Simple project that could be costly

Thread Starter

TooRisky

Joined Jan 23, 2010
4
I found this site through researching and think this is the place to get a trusted answer... I do research here in the PNW, mostly at night with a pretty expensive 3rd gen. IR monocular which just eats up batteries. I would like to know 2 things.

1) Is it possible to remove the 4 AA batteries, and wire in a permanant power power supply.

2) What is the voltage of the 4 AA's..1.5 or added 6V and the amperage, to purchase the needed transformer/converter (DC of course).

The batteries stagger + and -, so I would assume I tie all the + and then all the - into the 2 +/- input leads.

Now I have 12VDC and Inverted 120VAC power to work with, but would really like to keep on the DC side of things...And of course if this is just a pie in the sky idea, please let me know for the IR device was not cheap...

Thanks allot in advance...

Steve
 

bertus

Joined Apr 5, 2008
19,939
Hello,

How are the 4 AA batteries placed in the monocular?
It would be good to know if there are voltage taps between the 4 AA batteties.
Normaly I would say the total voltage is indeed 4 X 1.5 Volts = 6 Volts.

Is the powersource available 12 Volts DC?
In that case you could take a DC/DC converter to make 6 Volts out of it.

Greetings,
Bertus
 

SgtWookie

Joined Jul 17, 2007
22,201
Hi Steve,
Welcome to AAC. We have a pretty good group of folks on here.

First of all, what is the manufacturer and model number of your IR monocle? It really helps a lot to have documentation available.

Secondly, do you have a multimeter, and can you measure the voltage output from the battery holder at the monocle's +/- leads? While it is likely that it will be 6v, making assumptions could be expensive.

Alkaline AA cells generally measure 1.5v when they are new.

Can you use NiMH batteries? Your owner's manual should state whether these are acceptable; if so, it would be a low-risk and low-cost alternative to using alkaline batteries.

How long does your monocle operate on batteries, and exactly what type and brand batteries have you been using? This information is important to establish power usage of the monocle, and what you might require using an alternative power source.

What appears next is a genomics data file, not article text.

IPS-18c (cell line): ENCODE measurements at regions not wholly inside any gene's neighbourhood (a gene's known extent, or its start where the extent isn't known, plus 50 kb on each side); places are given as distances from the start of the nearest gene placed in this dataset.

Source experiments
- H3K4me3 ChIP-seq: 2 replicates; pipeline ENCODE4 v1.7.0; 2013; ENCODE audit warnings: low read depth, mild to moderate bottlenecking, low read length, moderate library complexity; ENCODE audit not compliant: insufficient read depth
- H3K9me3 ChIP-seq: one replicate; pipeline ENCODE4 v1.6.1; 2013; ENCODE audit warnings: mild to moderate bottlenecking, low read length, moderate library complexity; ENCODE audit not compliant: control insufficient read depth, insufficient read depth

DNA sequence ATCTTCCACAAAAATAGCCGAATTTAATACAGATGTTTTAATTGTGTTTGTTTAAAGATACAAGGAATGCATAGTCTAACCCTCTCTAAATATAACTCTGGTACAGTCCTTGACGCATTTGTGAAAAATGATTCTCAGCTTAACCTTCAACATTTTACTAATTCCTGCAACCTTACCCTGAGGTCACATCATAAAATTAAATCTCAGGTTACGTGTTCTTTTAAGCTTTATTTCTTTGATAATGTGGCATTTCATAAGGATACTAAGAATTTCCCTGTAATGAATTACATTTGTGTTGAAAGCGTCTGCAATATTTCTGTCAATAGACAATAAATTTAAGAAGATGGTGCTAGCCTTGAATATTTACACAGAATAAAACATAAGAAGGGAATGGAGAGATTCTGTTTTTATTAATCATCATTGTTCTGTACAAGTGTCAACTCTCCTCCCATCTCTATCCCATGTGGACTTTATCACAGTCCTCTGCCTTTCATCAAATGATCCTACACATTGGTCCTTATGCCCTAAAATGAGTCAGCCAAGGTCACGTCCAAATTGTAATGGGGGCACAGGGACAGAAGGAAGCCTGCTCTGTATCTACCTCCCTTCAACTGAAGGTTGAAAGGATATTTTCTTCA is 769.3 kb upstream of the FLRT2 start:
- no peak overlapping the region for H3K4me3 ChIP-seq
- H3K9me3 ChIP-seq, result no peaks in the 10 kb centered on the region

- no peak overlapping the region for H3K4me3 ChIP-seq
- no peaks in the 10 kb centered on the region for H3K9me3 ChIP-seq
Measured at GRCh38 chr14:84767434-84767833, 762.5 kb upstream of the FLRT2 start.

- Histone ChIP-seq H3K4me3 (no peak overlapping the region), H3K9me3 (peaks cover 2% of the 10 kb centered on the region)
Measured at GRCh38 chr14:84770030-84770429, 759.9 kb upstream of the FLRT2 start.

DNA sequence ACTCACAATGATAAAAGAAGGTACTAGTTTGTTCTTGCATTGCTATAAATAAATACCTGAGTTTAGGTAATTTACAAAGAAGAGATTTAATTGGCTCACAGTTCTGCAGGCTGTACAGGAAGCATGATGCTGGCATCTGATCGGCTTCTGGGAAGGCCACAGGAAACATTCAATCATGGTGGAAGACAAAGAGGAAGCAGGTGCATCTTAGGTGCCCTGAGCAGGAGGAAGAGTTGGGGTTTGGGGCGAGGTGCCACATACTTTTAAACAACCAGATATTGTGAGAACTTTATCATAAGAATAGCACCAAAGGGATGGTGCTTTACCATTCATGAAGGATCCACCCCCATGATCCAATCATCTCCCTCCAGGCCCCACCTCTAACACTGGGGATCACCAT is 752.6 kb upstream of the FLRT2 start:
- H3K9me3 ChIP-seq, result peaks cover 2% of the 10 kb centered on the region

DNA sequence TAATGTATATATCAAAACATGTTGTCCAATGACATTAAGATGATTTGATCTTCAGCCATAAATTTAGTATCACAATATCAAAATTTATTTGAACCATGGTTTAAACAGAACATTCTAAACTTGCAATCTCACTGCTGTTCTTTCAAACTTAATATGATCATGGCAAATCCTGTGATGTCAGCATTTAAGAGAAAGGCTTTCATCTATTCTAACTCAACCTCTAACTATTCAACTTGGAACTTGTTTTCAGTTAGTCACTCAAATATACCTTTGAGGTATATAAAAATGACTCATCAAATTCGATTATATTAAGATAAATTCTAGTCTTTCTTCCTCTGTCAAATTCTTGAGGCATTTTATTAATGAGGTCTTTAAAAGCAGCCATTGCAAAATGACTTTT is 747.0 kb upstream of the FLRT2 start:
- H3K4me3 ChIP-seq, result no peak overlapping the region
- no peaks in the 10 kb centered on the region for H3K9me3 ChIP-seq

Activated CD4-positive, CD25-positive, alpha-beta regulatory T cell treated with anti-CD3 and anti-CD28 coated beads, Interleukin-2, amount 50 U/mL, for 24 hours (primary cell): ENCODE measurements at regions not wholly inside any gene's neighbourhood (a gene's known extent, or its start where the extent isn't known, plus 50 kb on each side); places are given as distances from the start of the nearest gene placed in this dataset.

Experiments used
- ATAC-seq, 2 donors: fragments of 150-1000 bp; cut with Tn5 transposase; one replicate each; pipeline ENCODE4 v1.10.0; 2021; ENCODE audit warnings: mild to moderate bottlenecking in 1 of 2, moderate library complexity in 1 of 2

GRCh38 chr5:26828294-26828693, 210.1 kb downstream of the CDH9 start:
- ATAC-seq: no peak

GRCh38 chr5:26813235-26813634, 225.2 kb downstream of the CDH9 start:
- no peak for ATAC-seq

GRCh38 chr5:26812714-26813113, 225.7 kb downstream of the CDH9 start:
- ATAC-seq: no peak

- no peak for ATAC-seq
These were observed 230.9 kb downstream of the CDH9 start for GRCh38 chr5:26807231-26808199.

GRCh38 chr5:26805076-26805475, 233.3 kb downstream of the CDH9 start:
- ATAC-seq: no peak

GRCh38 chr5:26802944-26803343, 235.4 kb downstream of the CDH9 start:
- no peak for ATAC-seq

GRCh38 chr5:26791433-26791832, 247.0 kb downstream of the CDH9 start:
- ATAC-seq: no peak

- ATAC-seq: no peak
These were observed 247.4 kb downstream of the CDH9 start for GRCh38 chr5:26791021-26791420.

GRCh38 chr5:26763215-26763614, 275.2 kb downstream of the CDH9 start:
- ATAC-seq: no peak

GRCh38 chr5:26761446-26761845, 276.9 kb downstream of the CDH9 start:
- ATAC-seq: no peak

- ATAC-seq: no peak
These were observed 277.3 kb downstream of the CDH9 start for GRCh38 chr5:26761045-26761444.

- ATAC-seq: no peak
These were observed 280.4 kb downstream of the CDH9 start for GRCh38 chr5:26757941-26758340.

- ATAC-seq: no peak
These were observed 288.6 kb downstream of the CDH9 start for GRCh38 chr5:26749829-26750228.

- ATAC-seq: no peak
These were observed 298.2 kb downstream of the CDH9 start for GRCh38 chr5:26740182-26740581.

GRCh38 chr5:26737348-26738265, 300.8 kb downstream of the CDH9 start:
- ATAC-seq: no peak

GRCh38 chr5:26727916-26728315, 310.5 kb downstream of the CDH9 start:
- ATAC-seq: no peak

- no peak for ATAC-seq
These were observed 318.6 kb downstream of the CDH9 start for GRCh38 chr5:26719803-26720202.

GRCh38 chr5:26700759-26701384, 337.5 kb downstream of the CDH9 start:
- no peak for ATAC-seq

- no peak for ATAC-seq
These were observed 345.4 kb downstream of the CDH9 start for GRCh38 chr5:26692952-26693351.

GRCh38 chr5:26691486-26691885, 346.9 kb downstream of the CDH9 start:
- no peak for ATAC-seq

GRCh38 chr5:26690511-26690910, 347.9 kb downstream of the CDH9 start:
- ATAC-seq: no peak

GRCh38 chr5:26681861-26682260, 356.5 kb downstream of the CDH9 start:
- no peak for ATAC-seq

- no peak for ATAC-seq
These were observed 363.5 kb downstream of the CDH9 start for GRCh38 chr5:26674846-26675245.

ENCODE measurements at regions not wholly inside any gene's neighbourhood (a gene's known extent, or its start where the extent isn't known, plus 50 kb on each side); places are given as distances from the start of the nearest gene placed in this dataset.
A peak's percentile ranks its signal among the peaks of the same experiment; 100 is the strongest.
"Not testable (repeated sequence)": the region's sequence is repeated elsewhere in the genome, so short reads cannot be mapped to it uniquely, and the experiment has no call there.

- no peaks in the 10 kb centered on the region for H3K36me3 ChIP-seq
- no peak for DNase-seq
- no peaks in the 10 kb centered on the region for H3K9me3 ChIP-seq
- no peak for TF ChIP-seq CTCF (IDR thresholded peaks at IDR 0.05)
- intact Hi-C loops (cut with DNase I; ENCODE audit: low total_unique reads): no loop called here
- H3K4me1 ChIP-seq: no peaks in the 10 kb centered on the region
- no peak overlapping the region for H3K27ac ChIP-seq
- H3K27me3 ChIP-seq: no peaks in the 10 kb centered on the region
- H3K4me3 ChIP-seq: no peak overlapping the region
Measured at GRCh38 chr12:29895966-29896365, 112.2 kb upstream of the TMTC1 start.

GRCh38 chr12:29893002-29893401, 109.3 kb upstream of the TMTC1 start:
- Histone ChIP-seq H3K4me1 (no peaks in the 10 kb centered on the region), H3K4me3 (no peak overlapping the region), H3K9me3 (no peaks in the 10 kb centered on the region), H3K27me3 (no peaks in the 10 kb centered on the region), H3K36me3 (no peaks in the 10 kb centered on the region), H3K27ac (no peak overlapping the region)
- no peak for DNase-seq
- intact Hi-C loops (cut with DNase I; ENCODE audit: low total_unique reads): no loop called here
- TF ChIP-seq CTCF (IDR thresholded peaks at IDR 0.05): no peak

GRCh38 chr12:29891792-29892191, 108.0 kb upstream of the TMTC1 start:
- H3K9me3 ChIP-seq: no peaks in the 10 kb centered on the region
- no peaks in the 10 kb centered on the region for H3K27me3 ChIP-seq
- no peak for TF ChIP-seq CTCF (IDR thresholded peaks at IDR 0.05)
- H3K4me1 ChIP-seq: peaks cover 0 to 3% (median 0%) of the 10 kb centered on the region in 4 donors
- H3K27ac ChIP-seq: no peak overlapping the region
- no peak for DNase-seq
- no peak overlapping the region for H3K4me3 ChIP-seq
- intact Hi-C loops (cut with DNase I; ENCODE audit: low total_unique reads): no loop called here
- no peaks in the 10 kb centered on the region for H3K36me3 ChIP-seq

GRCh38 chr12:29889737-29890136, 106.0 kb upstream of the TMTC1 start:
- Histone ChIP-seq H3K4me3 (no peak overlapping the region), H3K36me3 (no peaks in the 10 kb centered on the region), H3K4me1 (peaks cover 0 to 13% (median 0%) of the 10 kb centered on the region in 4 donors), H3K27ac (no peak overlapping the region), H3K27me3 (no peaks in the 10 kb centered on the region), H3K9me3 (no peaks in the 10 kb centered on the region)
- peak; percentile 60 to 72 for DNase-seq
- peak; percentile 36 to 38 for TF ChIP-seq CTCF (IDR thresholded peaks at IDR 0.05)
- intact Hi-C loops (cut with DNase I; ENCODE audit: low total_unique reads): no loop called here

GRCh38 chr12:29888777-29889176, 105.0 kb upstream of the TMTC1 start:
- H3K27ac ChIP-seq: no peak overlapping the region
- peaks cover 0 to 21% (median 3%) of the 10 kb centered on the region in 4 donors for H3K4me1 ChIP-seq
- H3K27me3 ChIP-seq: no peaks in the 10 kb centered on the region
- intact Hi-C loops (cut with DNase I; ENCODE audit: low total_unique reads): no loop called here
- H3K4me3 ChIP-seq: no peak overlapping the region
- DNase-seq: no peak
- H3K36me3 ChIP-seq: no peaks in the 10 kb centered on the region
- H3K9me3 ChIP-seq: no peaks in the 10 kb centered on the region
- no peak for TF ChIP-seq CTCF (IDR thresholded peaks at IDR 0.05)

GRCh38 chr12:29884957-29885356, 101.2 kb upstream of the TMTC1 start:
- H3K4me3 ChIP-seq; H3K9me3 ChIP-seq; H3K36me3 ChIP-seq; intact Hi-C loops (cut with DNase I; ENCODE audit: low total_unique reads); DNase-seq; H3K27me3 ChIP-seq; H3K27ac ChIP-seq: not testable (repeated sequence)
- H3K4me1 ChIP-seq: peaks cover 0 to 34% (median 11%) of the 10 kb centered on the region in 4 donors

Thread Starter

TooRisky

Joined Jan 23, 2010
4
Hi Steve,
Welcome to AAC. We have a pretty good group of folks on here.

First of all, what is the manufacturer and model number of your IR monocle? It really helps a lot to have documentation available.

Secondly, do you have a multimeter, and can you measure the voltage output from the battery holder at the monocle's +/- leads? While it is likely that it will be 6v, making assumptions could be expensive.

Alkaline AA cells generally measure 1.5v when they are new.

Can you use NiMH batteries? Your owner's manual should state whether these are acceptable; if so, it would be a low-risk and low-cost alternative to using alkaline batteries.

How long does your monocle operate on batteries, and exactly what type and brand batteries have you been using? This information is important to establish power usage of the monocle, and what you might require using an alternative power source.
Hey guys/gals and thank you for your quick reply's...

Well the IR Monocular is made by iGen it is an iGen NV20/20

I have a multimeter, but the batteries are set into the device so that you would have to take out the batteries to accuratly measure, defeating the purpose, but will give that a try in a sec., Now would I go accross any + to - to see the voltage or try one end or the ether meaning not measureing inbetween batteries.

I run non-rechargable Duracell Coppertop Alkaline in it now (1.5V), this unit run's only AA type batteries.

I am getting between 3-4 hours on a run of batteries, changing them out is not only costly, but Murphys Law seems to follow me at all times. In my research with my luck, things will start happening and at that critical time, the batteries would start to fade and die. My window of oppertunity is so fast I just cant take the chance of missing it.

The battery placement is as such.

Forward end of the monocular, looking at the bottom side

- +
+ -
- +
+ -

Rear end (eye piece)

Thanks guys...I will check on the voltage....
 
Last edited:

SgtWookie

Joined Jul 17, 2007
22,201
OK, I found an owner's manual online:
http://lib.store.yahoo.net/lib/opticsplanet/igen-owners-manual.pdf
It contains the manufacturer's address and telephone number.

Excerpt from the manual:
Batteries
Requires 4 AA alkaline batteries